Analysis: Congress faces $2 trillion-plus debt decision
WASHINGTON (Reuters) - The Obama administration has been sounding hazard warnings all year on the need to raise the U.S. debt limit, but it has yet to deliver the worst news: Congress may have to raise it by more than $2 trillion.
Neither the administration nor lawmakers in Congress want to talk about it, but an increase of at least $1 trillion is needed to keep the government running through the end of the fiscal year on September 30, an analysis of deficit forecasts and U.S. Treasury borrowing needs shows.
To last until the November 2012 presidential election, the increase would need to be well over $2 trillion.
The figures are politically hard to swallow.
Getting an increase with a "trillion" handle on it seems unlikely for a Congress with many freshman Republican lawmakers bent on keeping campaign promises to slash spending.
Any increase may be part of a comprehensive budget plan lawmakers need to hammer out as the year progresses. With a multi-trillion price tag difficult to swallow, Congress may opt for a tortuous string of smaller increases. In the process they could bring the United States close to default.
U.S. Treasury Secretary Timothy Geithner won't say how much of an increase he wants. Instead, administration officials say it needs congressional action and is in lawmakers' hands.
Some in Congress think otherwise.
"The number is up to Treasury," Senator Richard Durbin, the No. 2 Senate Democrat, told Reuters on Tuesday. "I want to raise it to whatever is necessary to make sure that the full faith and credit of the United States is not jeopardized."
Geithner has warned of "catastrophic" consequences if the debt limit is not raised and the United States defaults on its debt and other obligations.
It would shake confidence in the global financial system and "precipitate a crisis worse than the one we just went through," he told lawmakers on Tuesday, adding that the dollar would suffer and Americans would face permanently higher borrowing costs.
U.S. public debt stood $84 billion below the $14.294 trillion statutory limit as of Tuesday. The Treasury has said it will reach the limit by May 16, although it could take steps to delay the day of reckoning until around July 8.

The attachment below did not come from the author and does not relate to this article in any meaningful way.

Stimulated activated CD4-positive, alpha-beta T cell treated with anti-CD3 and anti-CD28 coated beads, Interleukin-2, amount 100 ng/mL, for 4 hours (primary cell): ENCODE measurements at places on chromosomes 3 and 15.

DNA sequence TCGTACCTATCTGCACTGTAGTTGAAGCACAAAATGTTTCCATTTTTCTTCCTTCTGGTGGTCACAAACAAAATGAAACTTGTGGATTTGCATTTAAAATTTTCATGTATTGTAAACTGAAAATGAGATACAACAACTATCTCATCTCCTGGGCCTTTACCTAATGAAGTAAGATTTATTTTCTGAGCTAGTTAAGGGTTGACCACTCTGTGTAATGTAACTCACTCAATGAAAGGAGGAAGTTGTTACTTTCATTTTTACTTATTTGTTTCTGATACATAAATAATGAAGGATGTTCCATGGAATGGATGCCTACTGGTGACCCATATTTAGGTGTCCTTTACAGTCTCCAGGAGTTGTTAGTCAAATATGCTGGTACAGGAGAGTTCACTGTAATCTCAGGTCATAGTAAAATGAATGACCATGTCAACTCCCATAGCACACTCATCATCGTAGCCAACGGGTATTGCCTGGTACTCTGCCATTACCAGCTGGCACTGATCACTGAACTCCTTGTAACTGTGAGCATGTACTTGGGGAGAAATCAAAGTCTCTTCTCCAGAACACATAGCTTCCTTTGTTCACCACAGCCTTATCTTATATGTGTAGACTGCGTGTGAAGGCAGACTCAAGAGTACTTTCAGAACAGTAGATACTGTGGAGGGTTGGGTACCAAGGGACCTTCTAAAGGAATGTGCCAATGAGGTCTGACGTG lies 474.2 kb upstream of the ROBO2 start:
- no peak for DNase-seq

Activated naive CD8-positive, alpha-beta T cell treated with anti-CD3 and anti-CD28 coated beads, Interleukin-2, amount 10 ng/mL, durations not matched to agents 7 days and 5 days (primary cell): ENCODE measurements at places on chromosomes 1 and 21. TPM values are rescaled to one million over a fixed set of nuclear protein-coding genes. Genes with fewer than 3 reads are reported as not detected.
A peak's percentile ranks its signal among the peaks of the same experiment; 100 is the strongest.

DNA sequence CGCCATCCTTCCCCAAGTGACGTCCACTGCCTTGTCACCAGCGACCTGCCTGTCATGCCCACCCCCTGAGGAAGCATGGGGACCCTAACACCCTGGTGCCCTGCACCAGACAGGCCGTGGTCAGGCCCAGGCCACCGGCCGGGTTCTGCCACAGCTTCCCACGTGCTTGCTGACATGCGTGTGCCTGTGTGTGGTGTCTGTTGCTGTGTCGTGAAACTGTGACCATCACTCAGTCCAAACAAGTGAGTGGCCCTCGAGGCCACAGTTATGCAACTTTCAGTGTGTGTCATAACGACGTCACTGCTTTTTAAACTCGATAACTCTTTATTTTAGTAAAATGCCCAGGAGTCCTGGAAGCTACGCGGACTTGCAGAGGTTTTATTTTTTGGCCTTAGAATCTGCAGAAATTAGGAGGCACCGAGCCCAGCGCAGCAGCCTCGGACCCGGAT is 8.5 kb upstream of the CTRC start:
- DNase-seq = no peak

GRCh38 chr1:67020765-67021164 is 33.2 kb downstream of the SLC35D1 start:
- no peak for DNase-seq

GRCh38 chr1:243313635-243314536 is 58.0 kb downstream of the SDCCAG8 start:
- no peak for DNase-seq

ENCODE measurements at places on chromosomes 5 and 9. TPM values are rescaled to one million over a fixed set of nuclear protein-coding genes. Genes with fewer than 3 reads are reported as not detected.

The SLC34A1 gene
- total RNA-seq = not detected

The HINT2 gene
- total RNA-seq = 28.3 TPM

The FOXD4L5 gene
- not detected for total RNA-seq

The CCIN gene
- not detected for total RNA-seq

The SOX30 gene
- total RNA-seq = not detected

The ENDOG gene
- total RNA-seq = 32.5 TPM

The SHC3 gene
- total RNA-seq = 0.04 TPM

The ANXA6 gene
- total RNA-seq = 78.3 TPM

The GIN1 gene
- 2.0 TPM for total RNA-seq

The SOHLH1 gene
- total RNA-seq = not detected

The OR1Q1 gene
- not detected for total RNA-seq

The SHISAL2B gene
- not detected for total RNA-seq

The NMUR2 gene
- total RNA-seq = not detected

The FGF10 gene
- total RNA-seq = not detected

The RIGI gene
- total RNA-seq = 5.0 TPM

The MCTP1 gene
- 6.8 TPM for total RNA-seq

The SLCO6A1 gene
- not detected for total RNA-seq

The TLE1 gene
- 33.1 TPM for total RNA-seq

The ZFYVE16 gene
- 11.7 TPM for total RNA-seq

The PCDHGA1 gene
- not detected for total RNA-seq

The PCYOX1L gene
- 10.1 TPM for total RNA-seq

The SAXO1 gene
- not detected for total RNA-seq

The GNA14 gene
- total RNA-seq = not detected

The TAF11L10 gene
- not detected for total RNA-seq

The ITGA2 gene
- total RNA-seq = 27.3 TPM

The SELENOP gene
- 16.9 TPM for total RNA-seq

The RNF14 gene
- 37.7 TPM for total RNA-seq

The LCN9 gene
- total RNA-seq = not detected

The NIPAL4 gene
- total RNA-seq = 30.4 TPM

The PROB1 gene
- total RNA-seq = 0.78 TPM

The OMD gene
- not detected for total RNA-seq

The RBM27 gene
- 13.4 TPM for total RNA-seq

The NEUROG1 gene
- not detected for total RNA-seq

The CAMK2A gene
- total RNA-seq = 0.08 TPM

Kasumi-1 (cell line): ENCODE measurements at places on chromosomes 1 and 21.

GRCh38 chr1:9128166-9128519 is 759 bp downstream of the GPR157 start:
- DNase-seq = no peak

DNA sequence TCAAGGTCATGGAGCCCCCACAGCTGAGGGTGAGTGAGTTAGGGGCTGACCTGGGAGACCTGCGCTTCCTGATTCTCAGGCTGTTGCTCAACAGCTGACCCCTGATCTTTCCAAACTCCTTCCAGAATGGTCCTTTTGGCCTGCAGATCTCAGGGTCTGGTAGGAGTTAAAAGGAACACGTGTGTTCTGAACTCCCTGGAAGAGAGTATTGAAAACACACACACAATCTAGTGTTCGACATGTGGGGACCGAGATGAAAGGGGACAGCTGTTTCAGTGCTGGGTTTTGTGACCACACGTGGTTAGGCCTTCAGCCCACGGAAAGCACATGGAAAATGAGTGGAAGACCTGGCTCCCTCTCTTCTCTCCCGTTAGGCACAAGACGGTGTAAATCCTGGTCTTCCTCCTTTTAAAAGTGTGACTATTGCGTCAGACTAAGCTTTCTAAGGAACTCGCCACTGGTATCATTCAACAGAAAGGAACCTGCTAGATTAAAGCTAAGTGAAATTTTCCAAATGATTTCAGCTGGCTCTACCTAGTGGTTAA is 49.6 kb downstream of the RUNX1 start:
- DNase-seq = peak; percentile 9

Several analysts agreed with Reuters' assessment that a $1 trillion increase would needed to reach the end of the current fiscal year at the end of October.
The analysis is based on the remaining government financing that would be needed if the government runs a deficit of the size the Congressional Budget Office and White House expect. It also takes into consideration the expected replenishment of a $200 billion Federal Reserve emergency lending account.
Passage of an increase with up to an additional $1.36 trillion to last until November 2012 seems impossible given the rancor in Washington.
"My best guess is that whatever deal we get in May or June -- after a tortuous process that brings the U.S. alarmingly close to default -- will only extend the debt ceiling until late this year," said Greg Valliere, chief political strategist at the Potomac Research Group in Washington. "Then we'll have to go through this again."
Although House of Representatives Speaker John Boehner has said an increase is essential, the Republican leader faces pressure from dozens of freshman Tea Party members and other fiscally conservative lawmakers who want to use the need to raise the debt ceiling as a lever for deep budget cuts.
How he manages their demands during this week's debate over a bill to fund the government past Friday will provide clues on ways he will handle the much more crucial debt ceiling talks.
Financial markets have not yet been rattled over the debt limit, partly because it is regularly raised after grumbling. Safe-haven capital inflows amid Middle East turmoil have also helped hold down Treasury yields, keeping the interest rate on the benchmark 10-year note in the 3.5 percent range.
But investor confidence in an increase would likely wane if Congress allows the government to shutdown this week, said Troy Davig, a senior U.S. economist with Barclays Capital in New York. This could cause bond yields to rise.
"Depending on the leverage the freshmen have, if they want to keep this issue in the public consciousness they'll only raise (the debt ceiling) a few hundred billion and have to revisit it every few months," Davig said.
(Reporting by David Lawder and Rachelle Younglai; Writing by David Lawder, editing by Andrew Hay)
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